Each year, students are selected to travel to London for about two weeks between semesters.  In London, students engage in a number of activities focusing on the British legal professions, the system of advocacy and legal history.  For students who hope to be selected for the program, completion of Trial Practice I is recommended.  Applications for the program are due each April and the program faculty selects the participants for the following year. There are always far more applicants to the program than available space. (Faught)

Experiential Learning
Skills

406 - Mediation Advocacy (3)

Skills 

Experiential Learning

Students in this course will be trained to become certified mediators and then develop their mediation skills through hands-on experience mediating in court. The course starts with a mandatory intensive mediation skills training conducted by the Center for Conflict Resolution (CCR) at the beginning of the semester. The course will thereafter meet once a week in seminar to discuss, practice and improve upon student mediation skills. Students who complete the skills training portion of the course and meet all of CCR’s certification requirements will be certified as CCR volunteer mediators and mediate actual cases in Cook County courts while continuing to meet in class once a week to discuss and build on what they learn in the mediations. Upon completion of this course and the CCR certification process, students will be able to continue volunteering as mediators for CCR, as long as they continue to meet CCR’s volunteer requirements. There is no prerequisite for this class; however, preference will be given to students who have already completed a mediation or negotiation course. (Block, Eatherton)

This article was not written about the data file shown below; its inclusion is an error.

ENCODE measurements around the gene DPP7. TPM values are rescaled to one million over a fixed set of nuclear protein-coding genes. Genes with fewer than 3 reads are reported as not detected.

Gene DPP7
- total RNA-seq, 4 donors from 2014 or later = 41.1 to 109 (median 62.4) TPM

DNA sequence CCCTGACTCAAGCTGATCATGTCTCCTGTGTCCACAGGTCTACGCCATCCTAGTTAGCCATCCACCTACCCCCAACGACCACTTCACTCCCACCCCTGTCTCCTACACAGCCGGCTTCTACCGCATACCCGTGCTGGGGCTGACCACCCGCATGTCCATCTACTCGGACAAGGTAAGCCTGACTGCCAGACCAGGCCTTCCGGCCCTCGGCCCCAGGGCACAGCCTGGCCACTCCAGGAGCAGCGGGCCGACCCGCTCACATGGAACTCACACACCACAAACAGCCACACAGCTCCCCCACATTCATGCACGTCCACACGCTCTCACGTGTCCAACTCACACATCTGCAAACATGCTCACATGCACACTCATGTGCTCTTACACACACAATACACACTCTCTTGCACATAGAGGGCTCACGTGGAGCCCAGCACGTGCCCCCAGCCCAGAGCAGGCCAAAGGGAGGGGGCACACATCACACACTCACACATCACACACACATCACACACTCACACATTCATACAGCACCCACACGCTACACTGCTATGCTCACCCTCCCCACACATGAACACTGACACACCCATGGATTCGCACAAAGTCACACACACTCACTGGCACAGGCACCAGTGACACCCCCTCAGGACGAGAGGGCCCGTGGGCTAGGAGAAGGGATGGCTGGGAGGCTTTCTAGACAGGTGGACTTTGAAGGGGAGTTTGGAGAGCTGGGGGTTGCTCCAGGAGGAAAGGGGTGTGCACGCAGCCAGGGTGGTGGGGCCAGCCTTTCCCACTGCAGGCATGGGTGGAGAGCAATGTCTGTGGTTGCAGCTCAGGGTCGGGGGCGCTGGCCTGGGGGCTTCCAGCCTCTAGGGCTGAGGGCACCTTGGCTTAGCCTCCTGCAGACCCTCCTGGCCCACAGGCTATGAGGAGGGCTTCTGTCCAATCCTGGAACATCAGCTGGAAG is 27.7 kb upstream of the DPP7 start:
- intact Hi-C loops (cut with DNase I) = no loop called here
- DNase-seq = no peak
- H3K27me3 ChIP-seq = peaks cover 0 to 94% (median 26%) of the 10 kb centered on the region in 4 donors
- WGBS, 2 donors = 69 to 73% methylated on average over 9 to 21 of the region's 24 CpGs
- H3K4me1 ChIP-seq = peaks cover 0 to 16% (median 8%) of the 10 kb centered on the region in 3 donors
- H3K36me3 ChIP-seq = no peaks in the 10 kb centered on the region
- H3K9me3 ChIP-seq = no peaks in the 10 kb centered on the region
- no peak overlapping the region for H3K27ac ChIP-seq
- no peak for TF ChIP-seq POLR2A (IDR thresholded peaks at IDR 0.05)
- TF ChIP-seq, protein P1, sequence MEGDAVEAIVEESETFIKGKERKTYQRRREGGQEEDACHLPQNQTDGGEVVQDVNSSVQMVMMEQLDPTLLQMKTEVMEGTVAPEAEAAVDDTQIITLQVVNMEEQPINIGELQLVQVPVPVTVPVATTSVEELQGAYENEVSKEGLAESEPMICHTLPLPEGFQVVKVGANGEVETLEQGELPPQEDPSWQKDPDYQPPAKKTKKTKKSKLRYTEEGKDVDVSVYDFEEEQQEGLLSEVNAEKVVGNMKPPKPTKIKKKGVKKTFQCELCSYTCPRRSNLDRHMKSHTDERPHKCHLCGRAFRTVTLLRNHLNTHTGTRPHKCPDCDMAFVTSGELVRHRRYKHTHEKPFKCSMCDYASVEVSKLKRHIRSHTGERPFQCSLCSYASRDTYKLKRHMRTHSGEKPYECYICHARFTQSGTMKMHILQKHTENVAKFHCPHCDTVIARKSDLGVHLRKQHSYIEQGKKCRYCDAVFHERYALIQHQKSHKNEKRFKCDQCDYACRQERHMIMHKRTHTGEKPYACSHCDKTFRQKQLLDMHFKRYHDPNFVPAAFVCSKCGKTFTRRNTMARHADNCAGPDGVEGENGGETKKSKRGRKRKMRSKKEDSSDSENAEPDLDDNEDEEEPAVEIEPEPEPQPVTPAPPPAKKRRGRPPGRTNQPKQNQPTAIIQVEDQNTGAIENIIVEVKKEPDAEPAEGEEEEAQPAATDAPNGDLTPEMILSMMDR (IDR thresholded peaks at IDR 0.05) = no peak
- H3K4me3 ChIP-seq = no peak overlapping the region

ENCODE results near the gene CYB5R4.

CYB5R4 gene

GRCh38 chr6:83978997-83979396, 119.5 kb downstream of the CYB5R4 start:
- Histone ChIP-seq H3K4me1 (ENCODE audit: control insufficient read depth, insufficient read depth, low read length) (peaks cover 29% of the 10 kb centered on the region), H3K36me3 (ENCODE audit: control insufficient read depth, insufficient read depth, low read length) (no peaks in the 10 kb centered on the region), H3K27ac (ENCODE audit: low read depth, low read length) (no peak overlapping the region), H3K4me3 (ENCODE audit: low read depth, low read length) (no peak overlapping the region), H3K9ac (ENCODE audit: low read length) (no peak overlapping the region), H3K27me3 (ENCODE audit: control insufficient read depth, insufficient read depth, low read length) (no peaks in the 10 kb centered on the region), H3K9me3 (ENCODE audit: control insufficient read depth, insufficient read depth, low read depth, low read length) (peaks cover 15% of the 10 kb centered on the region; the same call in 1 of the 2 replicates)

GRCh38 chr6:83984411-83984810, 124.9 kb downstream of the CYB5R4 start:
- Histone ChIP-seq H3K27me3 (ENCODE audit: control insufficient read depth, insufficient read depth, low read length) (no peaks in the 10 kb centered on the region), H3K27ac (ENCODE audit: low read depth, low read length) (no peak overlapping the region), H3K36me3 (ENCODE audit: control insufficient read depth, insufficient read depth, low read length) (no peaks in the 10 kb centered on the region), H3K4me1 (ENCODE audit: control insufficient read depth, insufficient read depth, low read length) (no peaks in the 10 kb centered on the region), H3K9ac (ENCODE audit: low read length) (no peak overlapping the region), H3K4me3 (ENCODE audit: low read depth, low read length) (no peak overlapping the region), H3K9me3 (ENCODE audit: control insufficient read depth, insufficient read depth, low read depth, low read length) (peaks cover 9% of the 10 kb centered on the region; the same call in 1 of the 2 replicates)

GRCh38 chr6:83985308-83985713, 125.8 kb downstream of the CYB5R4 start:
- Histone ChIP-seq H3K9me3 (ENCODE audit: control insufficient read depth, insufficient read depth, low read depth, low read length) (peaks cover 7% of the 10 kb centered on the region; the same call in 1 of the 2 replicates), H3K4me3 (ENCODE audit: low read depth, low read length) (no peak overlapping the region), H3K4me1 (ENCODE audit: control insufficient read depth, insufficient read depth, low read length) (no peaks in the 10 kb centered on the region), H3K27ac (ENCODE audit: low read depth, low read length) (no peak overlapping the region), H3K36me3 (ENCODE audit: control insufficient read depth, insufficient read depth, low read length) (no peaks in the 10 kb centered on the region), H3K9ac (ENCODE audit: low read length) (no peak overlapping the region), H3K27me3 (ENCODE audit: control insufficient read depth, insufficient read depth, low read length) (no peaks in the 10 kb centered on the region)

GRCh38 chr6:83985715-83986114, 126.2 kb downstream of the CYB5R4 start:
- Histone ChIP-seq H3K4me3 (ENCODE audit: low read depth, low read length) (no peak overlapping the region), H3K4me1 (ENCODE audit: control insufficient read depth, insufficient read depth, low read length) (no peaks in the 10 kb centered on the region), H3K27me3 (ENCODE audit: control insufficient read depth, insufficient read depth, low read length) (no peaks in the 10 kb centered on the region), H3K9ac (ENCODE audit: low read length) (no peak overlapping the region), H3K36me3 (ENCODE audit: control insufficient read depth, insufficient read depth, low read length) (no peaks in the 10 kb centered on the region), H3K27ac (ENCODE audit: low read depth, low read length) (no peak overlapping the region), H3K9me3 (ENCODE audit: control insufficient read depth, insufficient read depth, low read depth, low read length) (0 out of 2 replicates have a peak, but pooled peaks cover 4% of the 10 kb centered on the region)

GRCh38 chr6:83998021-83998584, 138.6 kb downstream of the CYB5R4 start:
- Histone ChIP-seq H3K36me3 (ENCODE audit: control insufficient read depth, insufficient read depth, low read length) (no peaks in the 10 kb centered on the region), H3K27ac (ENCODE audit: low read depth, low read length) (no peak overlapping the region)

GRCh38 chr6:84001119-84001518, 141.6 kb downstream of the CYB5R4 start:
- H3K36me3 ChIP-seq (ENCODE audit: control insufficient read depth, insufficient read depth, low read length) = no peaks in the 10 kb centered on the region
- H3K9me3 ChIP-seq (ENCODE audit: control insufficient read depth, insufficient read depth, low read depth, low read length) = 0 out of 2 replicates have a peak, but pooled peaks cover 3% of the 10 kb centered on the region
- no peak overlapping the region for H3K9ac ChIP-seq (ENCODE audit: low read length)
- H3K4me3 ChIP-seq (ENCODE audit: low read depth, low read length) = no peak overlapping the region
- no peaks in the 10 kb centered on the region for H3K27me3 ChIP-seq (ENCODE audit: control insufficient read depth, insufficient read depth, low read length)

Skills

This mediation course allows students to mediate family cases through several community projects. Students are required to have participated in some type of 40-hour mediation training in order to register for this course. These students receive additional training in family mediation, co-mediation and related issues. Students mediate in family group conferences and other multiple party mediations. Students participate in multiple simulation and mediations and receive feedback on their skills. The course meets once a week for the two hours for most of the semester, however students are also required to mediate at other times during the semester. There is no examination. Grading is based on participation in mediations, simulations and discussions and self-evaluations. Students may take the course for 1 or 2 credits. For 2 credits, a paper on mediation theory or practice is required. Where the student is taking the course for 2 credits, the research paper is included in the grade. Enrollment is limited to eight students.

Experiential Learning
Skills


Mediation is an alternative to litigation which enables disputing parties to negotiate their own agreed settlement. It involves an impartial third party neutral, the mediator, who assists disputing parties in this alternative dispute resolution (ADR) process. This course will offer an overview of mediation techniques, applications, and history. Through simulations and other in-class exercises, students will consider how mediation differs from other types of ADR processes, how mediation styles and models differ from one another, and how the role of the attorney-advocate changes during mediation.(Levitz, Nathanson)